She did not find a wild, suffering animal. Stunned, she blinked her eyes several times to be sure she had not fallen into a dream or a nightmare. On the hay lay a British soldier, her enemy, with a musket at his side. Blood and mud stained his red wool coat and white breeches.
Her pulse raced, and her initial reaction was to turn and run. She swallowed instead as she studied him. His eyes were closed and he had not shaven in days. He had fine features and a headful of coal black hair tied neatly at the nape of his neck with a strip of leather.
Though one of the king's minions, she thought him a handsome young man. She used the rake to drag the musket away from him. Muscular and tall, he would have no trouble overpowering her if he woke from his stupor.
She picked up the weapon, aimed the muzzle at him, and shouted. "Who are you?"
He whispered through cracked lips as he clutched his blood-soaked britches. "Water."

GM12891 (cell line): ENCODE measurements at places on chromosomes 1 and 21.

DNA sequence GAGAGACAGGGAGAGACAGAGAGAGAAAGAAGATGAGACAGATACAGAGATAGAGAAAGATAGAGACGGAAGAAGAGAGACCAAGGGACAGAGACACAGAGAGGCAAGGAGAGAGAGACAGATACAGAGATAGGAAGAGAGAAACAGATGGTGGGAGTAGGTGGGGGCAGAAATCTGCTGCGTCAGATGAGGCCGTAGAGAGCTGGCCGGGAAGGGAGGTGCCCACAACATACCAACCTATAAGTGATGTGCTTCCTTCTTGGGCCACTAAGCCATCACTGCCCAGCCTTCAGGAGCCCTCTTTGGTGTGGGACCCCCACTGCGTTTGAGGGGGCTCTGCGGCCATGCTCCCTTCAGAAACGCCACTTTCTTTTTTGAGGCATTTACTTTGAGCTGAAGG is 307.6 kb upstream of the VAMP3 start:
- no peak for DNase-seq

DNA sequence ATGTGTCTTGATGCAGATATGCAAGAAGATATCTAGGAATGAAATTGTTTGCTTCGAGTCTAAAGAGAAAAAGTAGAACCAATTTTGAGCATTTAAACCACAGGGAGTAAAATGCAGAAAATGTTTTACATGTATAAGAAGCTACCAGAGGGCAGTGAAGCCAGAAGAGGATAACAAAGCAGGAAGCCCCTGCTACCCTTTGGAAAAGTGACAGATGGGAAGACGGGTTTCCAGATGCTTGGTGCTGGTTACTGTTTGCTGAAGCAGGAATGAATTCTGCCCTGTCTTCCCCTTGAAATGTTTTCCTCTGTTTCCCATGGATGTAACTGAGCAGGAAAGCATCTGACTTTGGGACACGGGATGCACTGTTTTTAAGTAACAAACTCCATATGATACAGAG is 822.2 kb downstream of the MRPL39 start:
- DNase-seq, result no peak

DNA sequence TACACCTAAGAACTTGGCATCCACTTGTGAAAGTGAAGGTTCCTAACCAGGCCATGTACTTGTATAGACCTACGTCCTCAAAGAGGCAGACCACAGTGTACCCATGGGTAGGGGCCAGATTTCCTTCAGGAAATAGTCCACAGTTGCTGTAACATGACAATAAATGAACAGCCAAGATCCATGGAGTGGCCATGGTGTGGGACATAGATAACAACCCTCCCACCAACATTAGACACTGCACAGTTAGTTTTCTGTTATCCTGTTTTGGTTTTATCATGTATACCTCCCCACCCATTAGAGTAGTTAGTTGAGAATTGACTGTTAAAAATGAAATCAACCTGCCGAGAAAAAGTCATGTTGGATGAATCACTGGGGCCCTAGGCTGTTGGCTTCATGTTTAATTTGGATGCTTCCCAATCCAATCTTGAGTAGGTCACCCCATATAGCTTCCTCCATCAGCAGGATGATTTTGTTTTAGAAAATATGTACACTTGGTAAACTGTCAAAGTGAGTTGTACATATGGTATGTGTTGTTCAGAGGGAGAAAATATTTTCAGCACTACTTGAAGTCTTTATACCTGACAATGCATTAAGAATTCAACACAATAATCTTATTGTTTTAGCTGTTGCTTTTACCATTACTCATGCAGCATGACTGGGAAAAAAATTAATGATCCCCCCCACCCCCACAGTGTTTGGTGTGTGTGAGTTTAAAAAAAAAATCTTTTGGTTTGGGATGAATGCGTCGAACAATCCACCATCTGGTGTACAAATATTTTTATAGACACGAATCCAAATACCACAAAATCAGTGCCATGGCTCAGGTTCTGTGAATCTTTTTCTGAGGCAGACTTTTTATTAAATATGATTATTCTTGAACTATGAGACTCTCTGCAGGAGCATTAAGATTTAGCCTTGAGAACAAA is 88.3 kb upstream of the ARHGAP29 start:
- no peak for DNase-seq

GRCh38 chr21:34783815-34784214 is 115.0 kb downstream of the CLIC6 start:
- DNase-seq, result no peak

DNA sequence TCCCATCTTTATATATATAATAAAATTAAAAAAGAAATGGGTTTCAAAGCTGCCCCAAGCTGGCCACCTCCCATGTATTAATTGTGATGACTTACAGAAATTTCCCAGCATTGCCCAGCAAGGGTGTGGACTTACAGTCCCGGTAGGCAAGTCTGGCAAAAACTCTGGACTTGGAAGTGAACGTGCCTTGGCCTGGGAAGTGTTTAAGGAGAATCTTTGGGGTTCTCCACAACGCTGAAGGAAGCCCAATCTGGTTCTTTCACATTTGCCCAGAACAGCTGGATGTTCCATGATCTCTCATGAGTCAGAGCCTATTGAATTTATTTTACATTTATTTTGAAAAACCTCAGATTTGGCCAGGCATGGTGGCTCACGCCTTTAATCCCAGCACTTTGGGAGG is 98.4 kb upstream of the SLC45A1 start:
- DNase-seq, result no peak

"How did you get in here?"
"W ... water." His fever-glazed eyes rolled back in a distressing manner. She judged him to be little older than her own eighteen years.
"Did you fight in the battle yesterday?"
"Water ... wa ..."
"Where is the rest of your company?" Uncertainty crept through her. In his current condition, he did not present a threat. She lowered the musket.
Though not a single breeze stirred in the morning air, he shivered violently in his thick red wool jacket.
She glanced toward the open door and listened. Hearing no one else approach, she turned to set the weapon against the wall in the adjoining empty stall. Behind her, the soldier's groaning increased. She whirled to find him clawing at the ground, dragging himself toward her.
Fear knotted in her chest as he reached out to grab her foot. She stepped back. The width of his shoulders bore testament to his strength. If he caught her, he might not let go.
"My ... horse." His demand came out as a tortured whisper.
Agnes fought to keep herself from trembling. She would not allow this enemy to see her alarm. "You have no horse."
He made a strangled sound in his throat, closed his eyes, and went still. Panic curled up her spine. Though he remained a foe, she did not want him to pass away in her barn.